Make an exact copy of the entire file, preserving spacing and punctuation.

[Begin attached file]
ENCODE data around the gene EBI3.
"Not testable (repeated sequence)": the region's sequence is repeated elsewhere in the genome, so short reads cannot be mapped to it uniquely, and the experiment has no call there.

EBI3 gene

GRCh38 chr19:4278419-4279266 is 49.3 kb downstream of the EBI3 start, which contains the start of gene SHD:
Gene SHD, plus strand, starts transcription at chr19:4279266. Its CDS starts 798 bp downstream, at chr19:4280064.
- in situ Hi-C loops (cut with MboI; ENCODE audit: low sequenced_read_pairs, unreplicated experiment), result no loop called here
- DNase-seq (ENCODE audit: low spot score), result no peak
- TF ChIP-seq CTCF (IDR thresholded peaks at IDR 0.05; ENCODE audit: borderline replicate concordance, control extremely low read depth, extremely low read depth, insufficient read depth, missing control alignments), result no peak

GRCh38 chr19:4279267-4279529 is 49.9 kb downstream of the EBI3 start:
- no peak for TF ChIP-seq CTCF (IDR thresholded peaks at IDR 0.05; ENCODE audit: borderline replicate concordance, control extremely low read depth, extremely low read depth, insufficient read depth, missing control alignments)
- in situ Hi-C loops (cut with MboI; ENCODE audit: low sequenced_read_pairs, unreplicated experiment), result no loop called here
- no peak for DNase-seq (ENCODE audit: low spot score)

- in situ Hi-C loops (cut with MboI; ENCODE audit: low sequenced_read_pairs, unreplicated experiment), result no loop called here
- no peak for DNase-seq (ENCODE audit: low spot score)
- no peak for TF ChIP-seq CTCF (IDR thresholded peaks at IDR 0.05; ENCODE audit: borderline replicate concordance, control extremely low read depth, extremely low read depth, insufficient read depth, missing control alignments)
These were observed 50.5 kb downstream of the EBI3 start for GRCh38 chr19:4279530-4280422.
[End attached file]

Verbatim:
ENCODE data around the gene EBI3.
"Not testable (repeated sequence)": the region's sequence is repeated elsewhere in the genome, so short reads cannot be mapped to it uniquely, and the experiment has no call there.

EBI3 gene

GRCh38 chr19:4278419-4279266 is 49.3 kb downstream of the EBI3 start, which contains the start of gene SHD:
Gene SHD, plus strand, starts transcription at chr19:4279266. Its CDS starts 798 bp downstream, at chr19:4280064.
- in situ Hi-C loops (cut with MboI; ENCODE audit: low sequenced_read_pairs, unreplicated experiment), result no loop called here
- DNase-seq (ENCODE audit: low spot score), result no peak
- TF ChIP-seq CTCF (IDR thresholded peaks at IDR 0.05; ENCODE audit: borderline replicate concordance, control extremely low read depth, extremely low read depth, insufficient read depth, missing control alignments), result no peak

GRCh38 chr19:4279267-4279529 is 49.9 kb downstream of the EBI3 start:
- no peak for TF ChIP-seq CTCF (IDR thresholded peaks at IDR 0.05; ENCODE audit: borderline replicate concordance, control extremely low read depth, extremely low read depth, insufficient read depth, missing control alignments)
- in situ Hi-C loops (cut with MboI; ENCODE audit: low sequenced_read_pairs, unreplicated experiment), result no loop called here
- no peak for DNase-seq (ENCODE audit: low spot score)

- in situ Hi-C loops (cut with MboI; ENCODE audit: low sequenced_read_pairs, unreplicated experiment), result no loop called here
- no peak for DNase-seq (ENCODE audit: low spot score)
- no peak for TF ChIP-seq CTCF (IDR thresholded peaks at IDR 0.05; ENCODE audit: borderline replicate concordance, control extremely low read depth, extremely low read depth, insufficient read depth, missing control alignments)
These were observed 50.5 kb downstream of the EBI3 start for GRCh38 chr19:4279530-4280422.